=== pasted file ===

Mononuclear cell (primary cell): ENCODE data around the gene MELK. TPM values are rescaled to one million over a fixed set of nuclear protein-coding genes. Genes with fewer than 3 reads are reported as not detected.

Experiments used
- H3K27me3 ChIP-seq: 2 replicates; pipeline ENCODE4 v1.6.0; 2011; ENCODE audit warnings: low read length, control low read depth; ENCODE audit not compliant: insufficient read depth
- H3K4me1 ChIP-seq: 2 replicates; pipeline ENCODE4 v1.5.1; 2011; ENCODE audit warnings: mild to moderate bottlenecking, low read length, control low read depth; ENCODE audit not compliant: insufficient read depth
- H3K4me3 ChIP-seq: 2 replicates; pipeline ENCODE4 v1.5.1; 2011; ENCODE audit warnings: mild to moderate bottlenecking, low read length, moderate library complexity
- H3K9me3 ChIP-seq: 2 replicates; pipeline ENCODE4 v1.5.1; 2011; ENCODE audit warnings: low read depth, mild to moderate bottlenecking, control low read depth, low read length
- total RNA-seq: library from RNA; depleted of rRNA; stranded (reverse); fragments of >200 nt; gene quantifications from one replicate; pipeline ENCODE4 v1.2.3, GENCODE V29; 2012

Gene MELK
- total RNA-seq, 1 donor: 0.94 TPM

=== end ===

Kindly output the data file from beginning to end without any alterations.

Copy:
Mononuclear cell (primary cell): ENCODE data around the gene MELK. TPM values are rescaled to one million over a fixed set of nuclear protein-coding genes. Genes with fewer than 3 reads are reported as not detected.

Experiments used
- H3K27me3 ChIP-seq: 2 replicates; pipeline ENCODE4 v1.6.0; 2011; ENCODE audit warnings: low read length, control low read depth; ENCODE audit not compliant: insufficient read depth
- H3K4me1 ChIP-seq: 2 replicates; pipeline ENCODE4 v1.5.1; 2011; ENCODE audit warnings: mild to moderate bottlenecking, low read length, control low read depth; ENCODE audit not compliant: insufficient read depth
- H3K4me3 ChIP-seq: 2 replicates; pipeline ENCODE4 v1.5.1; 2011; ENCODE audit warnings: mild to moderate bottlenecking, low read length, moderate library complexity
- H3K9me3 ChIP-seq: 2 replicates; pipeline ENCODE4 v1.5.1; 2011; ENCODE audit warnings: low read depth, mild to moderate bottlenecking, control low read depth, low read length
- total RNA-seq: library from RNA; depleted of rRNA; stranded (reverse); fragments of >200 nt; gene quantifications from one replicate; pipeline ENCODE4 v1.2.3, GENCODE V29; 2012

Gene MELK
- total RNA-seq, 1 donor: 0.94 TPM